“First Blood” Celebration by Esther Nelson


This semester I’m teaching a course titled “The Abrahamic Traditions: Women and Society.”  Because I believe story is one of the best ways to understand a point of view, I use a novel or memoir to accompany each tradition. The novel I use in the Judaism unit is Anita Diamant’s, The Red Tent.

The Red Tent focuses on Dinah, Leah and Jacob’s daughter.  Early in the novel, the narrator says, “My name [Dinah] means nothing to you.  My memory is dust….The chain connecting mother to daughter was broken and the word passed to the keeping of men who had no way of knowing.”

The biblical account (Genesis 34) tells us that Shechem, King Hamor’s son, “seized her [Dinah] and lay with her by force.”  It also says that Shechem’s “soul was drawn to Dinah” and “he loved the girl,” and insisted that his father arrange things so Dinah could be his wife.  Nowhere in the biblical account do we hear Dinah’s voice. She’s portrayed as a victim and used as a bartering tool by Jacob and his sons in their attempt to gain power in the region.  Jacob and his sons required that Hamor and all the men within his kingdom be circumcised as a condition for the marriage between Dinah and Shechem.  King Hamor agreed, but on the third day after the men were circumcised and in pain, Simeon and Levi, two of Jacob’s sons, entered the city “and killed all the males,” for “defiling” their sister.  “Should our sister be treated like a whore?” Dinah then disappears from the narrative.

Anita Diamant tells the story differently.  Dinah and King Hamor’s son, Shalem—as Diamant calls him—fall in love.  Shalem’s mother, Re-nefer, encourages the relationship, providing the space and time for Dinah and Shalem to get to know each other including exploring their sexuality.  Diamant gives Dinah agency.  She is the subject of the story, not an object manipulated by Jacob and his sons.  When Shalem, King Hamor, and the men of the city are murdered after their circumcisions in fulfillment of Dinah’s bride-price, Dinah curses Jacob and his sons before walking “away from my brothers and my father and everything that had been home. I walked away from love as well, never again to see my reflection in my mothers’ eyes. But I could not live among them.”  Dinah, now pregnant, escapes to Egypt with Re-nefer and Re-nefer’s slave, Nefesi, and there she creates a new life for herself.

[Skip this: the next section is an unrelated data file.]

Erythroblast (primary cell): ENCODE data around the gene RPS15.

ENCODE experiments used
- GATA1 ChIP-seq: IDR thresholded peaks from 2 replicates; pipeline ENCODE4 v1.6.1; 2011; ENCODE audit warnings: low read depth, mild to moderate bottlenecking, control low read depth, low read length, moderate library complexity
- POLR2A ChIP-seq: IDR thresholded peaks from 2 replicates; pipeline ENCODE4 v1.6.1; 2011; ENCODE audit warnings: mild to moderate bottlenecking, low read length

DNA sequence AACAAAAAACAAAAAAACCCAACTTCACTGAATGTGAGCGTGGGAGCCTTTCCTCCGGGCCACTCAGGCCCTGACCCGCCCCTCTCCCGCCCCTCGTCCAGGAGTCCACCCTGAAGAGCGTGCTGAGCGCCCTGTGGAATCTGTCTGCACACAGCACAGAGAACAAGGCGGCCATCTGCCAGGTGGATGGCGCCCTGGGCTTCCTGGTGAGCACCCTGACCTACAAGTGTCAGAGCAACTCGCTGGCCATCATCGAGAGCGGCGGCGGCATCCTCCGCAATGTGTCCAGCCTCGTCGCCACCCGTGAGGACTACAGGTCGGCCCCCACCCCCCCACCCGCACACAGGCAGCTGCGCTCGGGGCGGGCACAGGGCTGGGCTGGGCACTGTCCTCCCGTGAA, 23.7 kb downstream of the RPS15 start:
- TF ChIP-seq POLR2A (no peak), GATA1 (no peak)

Diamant contextualizes Dinah within the world of women, putting women’s day-to-day experiences front and center.  We learn from the outset that Dinah has four mothers—Leah birthed her, Rachel taught her midwifery, Zilpah made Dinah think, and Bilhah listened.  These four women were sisters, Laban’s daughters, by different wives.  Dinah is privy from an early age to the happenings in the red tent where the women of Jacob’s tribe retreat once a month to celebrate the new moon. Stories are told, songs are sung, menstruating women sit upon the straw, babies are birthed and sometimes die along with their mothers.  It’s a community solely comprised of women. Men do not enter this space.

The introductory material we use in class shows the androcentrism of the biblical text–narratives written by men, focusing on men and their experiences. Women may appear in a story, but most of the time she’s object, not subject. We also learn that all theology (interpreted and codified story/narrative) is based on human experience.  The question, of course, is: Whose experience?  Women and their experiences have been ignored in favor of the “important” experiences of men.  In a refreshing change, Diamant puts women’s experiences front and center as she tells us the story of Dinah.

Menstruation is a holy experience for Dinah and the women of Jacob’s tribe. These women celebrate their “first blood” by giving it back to the earth during an elaborate ceremony.  Dinah, surrounded by her four mothers during the celebration, was given fortified wine “in a polished metal cup,” painted with henna, her eyes decorated with kohl, and parts of her body perfumed.  They massaged her and sang songs. As Dinah is prepared and positioned on the ground to allow her “first blood” to flow back to the land, Rachel says, “Mother! Innana! Queen of the Night! Accept the blood offering of your daughter, in her mother’s name, in your name. In her blood may she live, in her blood may she give life.”  Rachel then uses an obsidian figure (teraphim) in the shape of a grinning frog to unlock Dinah’s womb.

When we discussed Dinah’s “first blood” ceremony as a holy and, therefore, empowering experience, I noticed several women students in the class sit up a little taller, apparently surprised and somewhat incredulous that menstruation, not usually thought of as a joyful experience, is reason for celebration.

Some students share their “first blood” experience in class.  A few refer to the matter-of-fact “talk” their mothers gave before equipping them with birth control paraphernalia.  Other students remember being admonished to remain “pure” for their husband-to-be.  “No man wants ‘used’ equipment.”  One student said, “In India, my mother experienced menstruation positively, but I didn’t realize it was a ‘thing.’” Some students said they never considered the sign of a women’s ability to produce life as celebratory since they (for a myriad of reasons) eschew pregnancy.